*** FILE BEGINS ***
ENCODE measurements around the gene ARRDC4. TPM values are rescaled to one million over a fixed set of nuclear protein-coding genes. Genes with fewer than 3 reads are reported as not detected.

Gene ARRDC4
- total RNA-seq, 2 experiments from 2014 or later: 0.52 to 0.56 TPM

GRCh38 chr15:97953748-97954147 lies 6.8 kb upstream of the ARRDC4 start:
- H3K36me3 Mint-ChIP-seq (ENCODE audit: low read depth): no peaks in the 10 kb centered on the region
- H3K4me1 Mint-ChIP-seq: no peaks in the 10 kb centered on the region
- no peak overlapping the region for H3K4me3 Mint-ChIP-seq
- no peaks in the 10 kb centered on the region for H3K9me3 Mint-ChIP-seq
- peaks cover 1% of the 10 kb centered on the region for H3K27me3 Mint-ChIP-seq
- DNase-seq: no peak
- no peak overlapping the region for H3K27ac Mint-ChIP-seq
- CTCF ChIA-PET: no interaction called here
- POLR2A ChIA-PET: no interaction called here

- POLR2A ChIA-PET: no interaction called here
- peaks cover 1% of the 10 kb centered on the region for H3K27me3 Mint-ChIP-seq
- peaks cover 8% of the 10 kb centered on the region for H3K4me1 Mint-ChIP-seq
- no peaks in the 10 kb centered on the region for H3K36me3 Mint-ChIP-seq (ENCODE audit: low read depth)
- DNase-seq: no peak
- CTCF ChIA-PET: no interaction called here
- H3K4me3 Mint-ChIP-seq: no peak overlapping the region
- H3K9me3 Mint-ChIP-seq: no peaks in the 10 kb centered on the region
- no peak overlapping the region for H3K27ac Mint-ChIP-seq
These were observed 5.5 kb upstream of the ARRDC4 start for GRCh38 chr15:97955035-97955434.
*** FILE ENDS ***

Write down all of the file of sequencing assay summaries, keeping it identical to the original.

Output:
ENCODE measurements around the gene ARRDC4. TPM values are rescaled to one million over a fixed set of nuclear protein-coding genes. Genes with fewer than 3 reads are reported as not detected.

Gene ARRDC4
- total RNA-seq, 2 experiments from 2014 or later: 0.52 to 0.56 TPM

GRCh38 chr15:97953748-97954147 lies 6.8 kb upstream of the ARRDC4 start:
- H3K36me3 Mint-ChIP-seq (ENCODE audit: low read depth): no peaks in the 10 kb centered on the region
- H3K4me1 Mint-ChIP-seq: no peaks in the 10 kb centered on the region
- no peak overlapping the region for H3K4me3 Mint-ChIP-seq
- no peaks in the 10 kb centered on the region for H3K9me3 Mint-ChIP-seq
- peaks cover 1% of the 10 kb centered on the region for H3K27me3 Mint-ChIP-seq
- DNase-seq: no peak
- no peak overlapping the region for H3K27ac Mint-ChIP-seq
- CTCF ChIA-PET: no interaction called here
- POLR2A ChIA-PET: no interaction called here

- POLR2A ChIA-PET: no interaction called here
- peaks cover 1% of the 10 kb centered on the region for H3K27me3 Mint-ChIP-seq
- peaks cover 8% of the 10 kb centered on the region for H3K4me1 Mint-ChIP-seq
- no peaks in the 10 kb centered on the region for H3K36me3 Mint-ChIP-seq (ENCODE audit: low read depth)
- DNase-seq: no peak
- CTCF ChIA-PET: no interaction called here
- H3K4me3 Mint-ChIP-seq: no peak overlapping the region
- H3K9me3 Mint-ChIP-seq: no peaks in the 10 kb centered on the region
- no peak overlapping the region for H3K27ac Mint-ChIP-seq
These were observed 5.5 kb upstream of the ARRDC4 start for GRCh38 chr15:97955035-97955434.